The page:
UPDATED 17:54 EDT / APRIL 03 2018


Google’s DeepMind built an AI that navigates cities by sight, no maps needed

DeepMind Technologies Inc. has developed an artificial intelligence that learns city streets by exploring them “on foot,” allowing the AI to navigate without a map.

The company, owned by Google LLC, outlined its methods in a new research paper, and DeepMind research scientists Piotr Mirowski, Raia Hadsell and Andrew Zisserman wrote a blog post late last week explaining why the technology matters and what it means for the future of AI.

“Navigation is an important cognitive task that enables humans and animals to traverse, without maps, over long distances in a complex world,” said DeepMind’s researchers. “Such long-range navigation can simultaneously support self-localisation (‘I am here’) and a representation of the goal (‘I am going there’).”

The researchers built the AI by training a neural network to understand first-person perspective images from Google Street View. The team gamified the images by rewarding the AI when it reached its destination, which reinforced the skills it used to understand and navigate its environment. DeepMind’s researchers said that the AI “learns to cross entire cities in this way,” and it can apply the skills it learned to entirely new cities.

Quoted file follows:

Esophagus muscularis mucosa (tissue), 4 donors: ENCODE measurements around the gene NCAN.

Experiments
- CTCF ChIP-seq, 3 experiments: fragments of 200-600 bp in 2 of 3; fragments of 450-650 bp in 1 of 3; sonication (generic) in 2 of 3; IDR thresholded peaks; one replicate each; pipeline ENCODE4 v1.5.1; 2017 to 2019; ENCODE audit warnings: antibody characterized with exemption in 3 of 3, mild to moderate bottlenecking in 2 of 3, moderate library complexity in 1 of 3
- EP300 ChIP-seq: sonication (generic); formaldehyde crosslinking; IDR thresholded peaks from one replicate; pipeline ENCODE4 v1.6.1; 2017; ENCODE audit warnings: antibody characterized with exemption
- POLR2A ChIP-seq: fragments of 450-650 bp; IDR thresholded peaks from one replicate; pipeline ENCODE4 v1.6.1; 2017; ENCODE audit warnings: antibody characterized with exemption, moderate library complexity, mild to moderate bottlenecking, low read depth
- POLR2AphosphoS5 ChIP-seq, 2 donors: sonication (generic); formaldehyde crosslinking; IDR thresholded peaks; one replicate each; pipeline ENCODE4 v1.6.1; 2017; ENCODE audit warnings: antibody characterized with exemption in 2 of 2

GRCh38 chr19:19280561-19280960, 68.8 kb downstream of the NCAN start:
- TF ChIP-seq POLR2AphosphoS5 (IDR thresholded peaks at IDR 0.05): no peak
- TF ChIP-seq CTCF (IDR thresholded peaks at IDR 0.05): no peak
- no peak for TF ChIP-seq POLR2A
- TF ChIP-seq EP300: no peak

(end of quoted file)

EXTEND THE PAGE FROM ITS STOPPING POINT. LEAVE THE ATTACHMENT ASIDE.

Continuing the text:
The company’s navigator AI could have a wide range of uses, steering everything from robotic vacuums to aerial drones, but one of the most obvious uses for the technology would be in self-driving cars. The AI could help a self-driving car navigate areas where maps are either inaccurate or unavailable, and the car could then share its information with other vehicles, making them all smarter. The researchers were quick to mention that their neural network “did not use traffic information nor try to model vehicle control,” but this data could easily be used in future versions.

DeepMind’s researchers also believe that their AI could provide insights into how humans learn about their environment. “Studying navigation is fundamental in the study and development of artificial intelligence,” they said, “and trying to replicate navigation in artificial agents can also help scientists understand its biological underpinnings.”

Photo: ЯAFIK BERLIN Find the place of interest. via photopin (license)

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